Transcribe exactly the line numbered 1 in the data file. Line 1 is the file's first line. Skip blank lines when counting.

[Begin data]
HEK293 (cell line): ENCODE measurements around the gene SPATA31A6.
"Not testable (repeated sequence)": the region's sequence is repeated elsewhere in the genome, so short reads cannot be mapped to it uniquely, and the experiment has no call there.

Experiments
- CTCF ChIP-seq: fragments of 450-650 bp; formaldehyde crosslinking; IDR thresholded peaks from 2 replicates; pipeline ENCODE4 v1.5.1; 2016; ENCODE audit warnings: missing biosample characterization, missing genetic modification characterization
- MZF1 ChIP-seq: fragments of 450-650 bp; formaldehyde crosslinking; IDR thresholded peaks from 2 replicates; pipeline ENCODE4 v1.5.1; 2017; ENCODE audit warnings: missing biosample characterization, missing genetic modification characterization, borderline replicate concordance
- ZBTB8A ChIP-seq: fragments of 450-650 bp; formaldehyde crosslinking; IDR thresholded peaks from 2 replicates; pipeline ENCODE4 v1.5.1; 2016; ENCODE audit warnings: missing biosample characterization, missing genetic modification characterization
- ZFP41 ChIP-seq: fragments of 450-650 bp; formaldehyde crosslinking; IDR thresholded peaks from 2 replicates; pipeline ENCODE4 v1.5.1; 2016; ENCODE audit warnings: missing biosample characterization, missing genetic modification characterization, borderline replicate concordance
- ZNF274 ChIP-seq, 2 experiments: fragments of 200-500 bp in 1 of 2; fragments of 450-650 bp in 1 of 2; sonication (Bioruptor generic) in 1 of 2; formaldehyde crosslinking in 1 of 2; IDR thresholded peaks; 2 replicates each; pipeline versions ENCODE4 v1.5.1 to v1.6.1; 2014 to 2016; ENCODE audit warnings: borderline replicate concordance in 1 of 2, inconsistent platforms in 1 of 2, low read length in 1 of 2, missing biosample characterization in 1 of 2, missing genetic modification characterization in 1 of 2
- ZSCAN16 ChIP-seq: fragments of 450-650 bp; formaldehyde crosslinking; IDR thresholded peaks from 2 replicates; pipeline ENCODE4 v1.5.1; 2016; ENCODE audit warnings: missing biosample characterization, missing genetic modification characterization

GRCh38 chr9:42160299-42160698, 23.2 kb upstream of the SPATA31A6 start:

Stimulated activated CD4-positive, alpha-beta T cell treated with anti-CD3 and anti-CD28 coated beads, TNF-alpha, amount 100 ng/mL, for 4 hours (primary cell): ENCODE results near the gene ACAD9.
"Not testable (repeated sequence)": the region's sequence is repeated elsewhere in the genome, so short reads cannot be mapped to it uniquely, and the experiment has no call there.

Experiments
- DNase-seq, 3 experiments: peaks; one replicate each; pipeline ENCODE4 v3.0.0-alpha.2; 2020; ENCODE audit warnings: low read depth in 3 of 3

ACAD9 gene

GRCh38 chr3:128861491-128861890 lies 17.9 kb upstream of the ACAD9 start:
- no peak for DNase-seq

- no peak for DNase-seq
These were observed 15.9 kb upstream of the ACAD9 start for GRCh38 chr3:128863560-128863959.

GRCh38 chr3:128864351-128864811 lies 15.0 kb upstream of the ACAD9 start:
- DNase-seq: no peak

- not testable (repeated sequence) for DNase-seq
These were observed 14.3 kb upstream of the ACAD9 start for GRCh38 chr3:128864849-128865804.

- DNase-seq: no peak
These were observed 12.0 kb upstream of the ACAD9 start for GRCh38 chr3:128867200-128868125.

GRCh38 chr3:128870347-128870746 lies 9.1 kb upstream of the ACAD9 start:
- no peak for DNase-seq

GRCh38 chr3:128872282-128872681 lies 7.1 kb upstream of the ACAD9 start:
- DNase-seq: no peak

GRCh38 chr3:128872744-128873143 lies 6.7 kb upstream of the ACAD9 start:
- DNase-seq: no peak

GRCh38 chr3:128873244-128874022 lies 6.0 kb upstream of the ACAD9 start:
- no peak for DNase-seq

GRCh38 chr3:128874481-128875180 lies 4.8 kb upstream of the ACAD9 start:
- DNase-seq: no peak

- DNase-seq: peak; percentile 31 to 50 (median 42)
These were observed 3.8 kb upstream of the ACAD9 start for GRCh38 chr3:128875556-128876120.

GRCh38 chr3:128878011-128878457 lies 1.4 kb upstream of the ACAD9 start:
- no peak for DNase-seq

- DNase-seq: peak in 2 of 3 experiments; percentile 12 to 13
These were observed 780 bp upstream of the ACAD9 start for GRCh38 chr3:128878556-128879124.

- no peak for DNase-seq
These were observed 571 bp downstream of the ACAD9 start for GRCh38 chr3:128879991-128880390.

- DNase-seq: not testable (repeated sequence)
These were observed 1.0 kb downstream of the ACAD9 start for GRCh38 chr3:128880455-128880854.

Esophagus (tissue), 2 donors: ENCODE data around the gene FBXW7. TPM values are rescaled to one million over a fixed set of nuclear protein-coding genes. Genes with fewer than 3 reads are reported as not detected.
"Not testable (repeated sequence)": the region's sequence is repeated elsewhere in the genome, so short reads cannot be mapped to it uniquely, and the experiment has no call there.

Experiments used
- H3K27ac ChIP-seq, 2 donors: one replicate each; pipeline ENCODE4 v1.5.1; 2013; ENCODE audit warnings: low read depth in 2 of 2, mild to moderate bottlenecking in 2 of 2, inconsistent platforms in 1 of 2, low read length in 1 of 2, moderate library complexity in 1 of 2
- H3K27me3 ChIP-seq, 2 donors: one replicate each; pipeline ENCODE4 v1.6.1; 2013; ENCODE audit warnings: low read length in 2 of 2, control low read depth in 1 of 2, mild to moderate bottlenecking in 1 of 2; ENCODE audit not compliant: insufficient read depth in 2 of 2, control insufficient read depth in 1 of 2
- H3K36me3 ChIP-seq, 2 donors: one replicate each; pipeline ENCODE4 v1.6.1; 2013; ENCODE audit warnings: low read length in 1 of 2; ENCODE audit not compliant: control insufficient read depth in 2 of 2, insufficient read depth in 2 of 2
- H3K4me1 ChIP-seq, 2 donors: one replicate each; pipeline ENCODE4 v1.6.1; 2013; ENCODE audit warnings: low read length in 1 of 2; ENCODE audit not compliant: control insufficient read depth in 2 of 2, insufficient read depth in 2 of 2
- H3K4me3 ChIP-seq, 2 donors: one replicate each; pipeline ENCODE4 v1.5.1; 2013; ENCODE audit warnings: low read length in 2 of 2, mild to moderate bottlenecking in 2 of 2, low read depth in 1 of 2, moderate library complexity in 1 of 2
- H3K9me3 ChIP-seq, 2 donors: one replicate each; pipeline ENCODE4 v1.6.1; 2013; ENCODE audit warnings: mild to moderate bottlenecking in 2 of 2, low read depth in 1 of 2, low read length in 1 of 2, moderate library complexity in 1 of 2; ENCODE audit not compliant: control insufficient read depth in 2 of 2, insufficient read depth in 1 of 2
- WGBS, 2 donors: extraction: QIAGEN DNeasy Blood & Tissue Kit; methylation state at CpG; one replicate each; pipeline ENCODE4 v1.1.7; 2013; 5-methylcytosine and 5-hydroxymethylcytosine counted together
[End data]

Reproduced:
HEK293 (cell line): ENCODE measurements around the gene SPATA31A6.